Artificial intelligence finds signs of carbon near quasar

Chinese researchers have used an artificial intelligence system to find extremely weak absorption lines in the spectra of quasars. They were able to determine the presence of neutral carbon in very distant galaxies. It is a sign that even at the beginning of their history, galaxies experienced intense evolutionary processes. 

Artificial intelligence has found weak carbon lines in the spectrum of quasars. Source: Yi Yuechen

Artificial intelligence found signs of carbon

Recently, an international group of scientists led by specialists from the Shanghai Astronomical Observatory of the Chinese Academy of Sciences searched for rare weak signals in the spectra of quasars. To do this, they used the latest published data from the Sloan Digital Sky Survey.

A feature of the new work was the use of artificial intelligence in it. Scientists were interested in neutral carbon absorption lines. Their presence is an excellent indicator that intense evolutionary processes are taking place in the galaxy. Old stars die and new ones are born.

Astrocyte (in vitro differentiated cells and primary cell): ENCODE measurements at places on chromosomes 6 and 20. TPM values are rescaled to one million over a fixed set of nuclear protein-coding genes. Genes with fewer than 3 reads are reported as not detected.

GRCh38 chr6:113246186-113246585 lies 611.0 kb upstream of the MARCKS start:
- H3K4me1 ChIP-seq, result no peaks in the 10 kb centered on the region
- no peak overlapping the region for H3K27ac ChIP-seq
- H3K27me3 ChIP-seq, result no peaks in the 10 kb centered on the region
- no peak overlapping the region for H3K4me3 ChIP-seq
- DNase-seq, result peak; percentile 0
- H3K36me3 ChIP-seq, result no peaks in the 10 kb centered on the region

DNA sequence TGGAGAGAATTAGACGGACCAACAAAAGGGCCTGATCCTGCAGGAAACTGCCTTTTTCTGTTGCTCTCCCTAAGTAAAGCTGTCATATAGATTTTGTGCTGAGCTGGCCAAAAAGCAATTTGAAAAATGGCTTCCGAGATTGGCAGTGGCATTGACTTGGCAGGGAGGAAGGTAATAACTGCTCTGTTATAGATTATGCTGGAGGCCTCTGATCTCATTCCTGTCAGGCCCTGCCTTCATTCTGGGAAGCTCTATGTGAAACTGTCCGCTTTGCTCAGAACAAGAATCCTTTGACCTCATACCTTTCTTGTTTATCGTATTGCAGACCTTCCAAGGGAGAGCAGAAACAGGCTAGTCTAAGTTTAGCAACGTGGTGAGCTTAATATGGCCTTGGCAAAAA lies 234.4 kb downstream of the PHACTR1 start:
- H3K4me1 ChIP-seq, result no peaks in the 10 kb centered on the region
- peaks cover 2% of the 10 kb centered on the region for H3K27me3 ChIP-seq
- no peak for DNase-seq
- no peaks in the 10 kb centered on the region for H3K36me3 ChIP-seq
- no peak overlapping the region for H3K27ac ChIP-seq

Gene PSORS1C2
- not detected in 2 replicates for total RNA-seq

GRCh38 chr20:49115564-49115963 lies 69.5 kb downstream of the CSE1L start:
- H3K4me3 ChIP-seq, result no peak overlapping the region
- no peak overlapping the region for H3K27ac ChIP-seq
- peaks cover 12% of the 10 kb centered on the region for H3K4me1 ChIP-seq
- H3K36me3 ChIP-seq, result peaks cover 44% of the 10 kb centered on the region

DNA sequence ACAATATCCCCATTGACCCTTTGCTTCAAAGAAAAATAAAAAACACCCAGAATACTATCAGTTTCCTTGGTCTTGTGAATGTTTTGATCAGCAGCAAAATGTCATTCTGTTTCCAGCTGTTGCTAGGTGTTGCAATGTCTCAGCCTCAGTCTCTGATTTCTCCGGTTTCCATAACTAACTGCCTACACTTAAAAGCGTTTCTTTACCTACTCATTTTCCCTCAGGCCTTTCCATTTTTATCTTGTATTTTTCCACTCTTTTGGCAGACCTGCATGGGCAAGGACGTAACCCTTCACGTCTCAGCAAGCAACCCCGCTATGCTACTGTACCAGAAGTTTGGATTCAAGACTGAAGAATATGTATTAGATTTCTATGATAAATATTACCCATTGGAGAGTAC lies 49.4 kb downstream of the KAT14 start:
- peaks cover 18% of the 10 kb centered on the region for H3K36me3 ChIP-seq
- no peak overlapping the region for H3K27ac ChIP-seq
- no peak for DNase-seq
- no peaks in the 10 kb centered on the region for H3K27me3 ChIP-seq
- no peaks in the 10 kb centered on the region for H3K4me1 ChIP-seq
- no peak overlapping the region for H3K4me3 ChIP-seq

The problem is that these absorption lines are extremely rare and difficult to identify. They were first found only in 2015. Since then, they have been found in only 66 galaxies. And it was at this stage that artificial intelligence was connected to the case.

What are the absorption lines indicative of?

The researchers trained the neural network to search for incredibly weak signs of neutral carbon absorption lines and applied it to digital survey data. And it immediately found 107 new cases. 

At the same time, it is interesting that we see the star systems in which they were discovered, as they were only 300 million years after the universe was formed. The galaxies in which they were found occupy an intermediate position between small star systems similar to the Magellanic clouds and massive ones similar to the Milky Way.

The presence of carbon in them indicates that active evolution is taking place in these galaxies. And this unexpectedly correlates well with the results of a completely different study. Recently, James Webb found diamond dust in the same distant galaxies. All this casts doubt on the accepted models of the universe’s development.

According to

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